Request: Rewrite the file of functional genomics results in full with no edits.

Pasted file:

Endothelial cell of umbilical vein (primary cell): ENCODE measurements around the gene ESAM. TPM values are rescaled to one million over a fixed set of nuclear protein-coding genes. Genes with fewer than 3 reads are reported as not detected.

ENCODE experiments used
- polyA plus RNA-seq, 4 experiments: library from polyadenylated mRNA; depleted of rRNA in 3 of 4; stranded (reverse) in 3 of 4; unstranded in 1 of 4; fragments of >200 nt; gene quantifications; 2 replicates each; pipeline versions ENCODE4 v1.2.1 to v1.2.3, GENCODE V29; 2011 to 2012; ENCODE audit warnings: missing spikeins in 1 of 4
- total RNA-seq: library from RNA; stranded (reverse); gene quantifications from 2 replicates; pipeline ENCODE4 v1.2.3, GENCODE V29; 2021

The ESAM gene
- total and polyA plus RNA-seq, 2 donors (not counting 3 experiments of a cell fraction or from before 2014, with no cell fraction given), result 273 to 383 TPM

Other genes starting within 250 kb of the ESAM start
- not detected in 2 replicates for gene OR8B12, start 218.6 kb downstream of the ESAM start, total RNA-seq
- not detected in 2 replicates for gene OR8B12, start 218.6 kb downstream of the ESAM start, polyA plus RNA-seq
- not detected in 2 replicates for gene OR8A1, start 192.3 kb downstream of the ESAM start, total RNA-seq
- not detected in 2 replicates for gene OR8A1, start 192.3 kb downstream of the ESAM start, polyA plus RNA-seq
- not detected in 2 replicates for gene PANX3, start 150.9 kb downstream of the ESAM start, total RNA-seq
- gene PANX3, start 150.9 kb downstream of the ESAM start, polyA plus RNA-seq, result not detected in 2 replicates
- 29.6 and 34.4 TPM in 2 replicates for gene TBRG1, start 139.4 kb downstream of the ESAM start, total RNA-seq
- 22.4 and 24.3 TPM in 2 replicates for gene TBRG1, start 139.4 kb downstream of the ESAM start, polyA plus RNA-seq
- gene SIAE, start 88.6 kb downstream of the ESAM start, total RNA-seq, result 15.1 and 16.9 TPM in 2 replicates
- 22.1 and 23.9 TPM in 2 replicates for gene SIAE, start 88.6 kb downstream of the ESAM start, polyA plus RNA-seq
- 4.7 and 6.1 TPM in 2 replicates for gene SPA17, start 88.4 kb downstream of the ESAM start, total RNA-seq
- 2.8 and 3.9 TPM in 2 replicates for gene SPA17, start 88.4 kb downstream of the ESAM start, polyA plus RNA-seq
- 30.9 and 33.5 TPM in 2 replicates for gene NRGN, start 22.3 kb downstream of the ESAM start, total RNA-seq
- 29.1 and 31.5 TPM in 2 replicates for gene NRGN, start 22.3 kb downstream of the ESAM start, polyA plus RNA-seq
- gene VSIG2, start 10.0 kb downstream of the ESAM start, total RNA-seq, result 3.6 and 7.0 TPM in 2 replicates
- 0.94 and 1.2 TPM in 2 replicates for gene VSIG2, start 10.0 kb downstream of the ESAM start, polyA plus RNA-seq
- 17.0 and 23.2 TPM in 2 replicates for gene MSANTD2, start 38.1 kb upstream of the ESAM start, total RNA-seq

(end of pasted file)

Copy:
Endothelial cell of umbilical vein (primary cell): ENCODE measurements around the gene ESAM. TPM values are rescaled to one million over a fixed set of nuclear protein-coding genes. Genes with fewer than 3 reads are reported as not detected.

ENCODE experiments used
- polyA plus RNA-seq, 4 experiments: library from polyadenylated mRNA; depleted of rRNA in 3 of 4; stranded (reverse) in 3 of 4; unstranded in 1 of 4; fragments of >200 nt; gene quantifications; 2 replicates each; pipeline versions ENCODE4 v1.2.1 to v1.2.3, GENCODE V29; 2011 to 2012; ENCODE audit warnings: missing spikeins in 1 of 4
- total RNA-seq: library from RNA; stranded (reverse); gene quantifications from 2 replicates; pipeline ENCODE4 v1.2.3, GENCODE V29; 2021

The ESAM gene
- total and polyA plus RNA-seq, 2 donors (not counting 3 experiments of a cell fraction or from before 2014, with no cell fraction given), result 273 to 383 TPM

Other genes starting within 250 kb of the ESAM start
- not detected in 2 replicates for gene OR8B12, start 218.6 kb downstream of the ESAM start, total RNA-seq
- not detected in 2 replicates for gene OR8B12, start 218.6 kb downstream of the ESAM start, polyA plus RNA-seq
- not detected in 2 replicates for gene OR8A1, start 192.3 kb downstream of the ESAM start, total RNA-seq
- not detected in 2 replicates for gene OR8A1, start 192.3 kb downstream of the ESAM start, polyA plus RNA-seq
- not detected in 2 replicates for gene PANX3, start 150.9 kb downstream of the ESAM start, total RNA-seq
- gene PANX3, start 150.9 kb downstream of the ESAM start, polyA plus RNA-seq, result not detected in 2 replicates
- 29.6 and 34.4 TPM in 2 replicates for gene TBRG1, start 139.4 kb downstream of the ESAM start, total RNA-seq
- 22.4 and 24.3 TPM in 2 replicates for gene TBRG1, start 139.4 kb downstream of the ESAM start, polyA plus RNA-seq
- gene SIAE, start 88.6 kb downstream of the ESAM start, total RNA-seq, result 15.1 and 16.9 TPM in 2 replicates
- 22.1 and 23.9 TPM in 2 replicates for gene SIAE, start 88.6 kb downstream of the ESAM start, polyA plus RNA-seq
- 4.7 and 6.1 TPM in 2 replicates for gene SPA17, start 88.4 kb downstream of the ESAM start, total RNA-seq
- 2.8 and 3.9 TPM in 2 replicates for gene SPA17, start 88.4 kb downstream of the ESAM start, polyA plus RNA-seq
- 30.9 and 33.5 TPM in 2 replicates for gene NRGN, start 22.3 kb downstream of the ESAM start, total RNA-seq
- 29.1 and 31.5 TPM in 2 replicates for gene NRGN, start 22.3 kb downstream of the ESAM start, polyA plus RNA-seq
- gene VSIG2, start 10.0 kb downstream of the ESAM start, total RNA-seq, result 3.6 and 7.0 TPM in 2 replicates
- 0.94 and 1.2 TPM in 2 replicates for gene VSIG2, start 10.0 kb downstream of the ESAM start, polyA plus RNA-seq
- 17.0 and 23.2 TPM in 2 replicates for gene MSANTD2, start 38.1 kb upstream of the ESAM start, total RNA-seq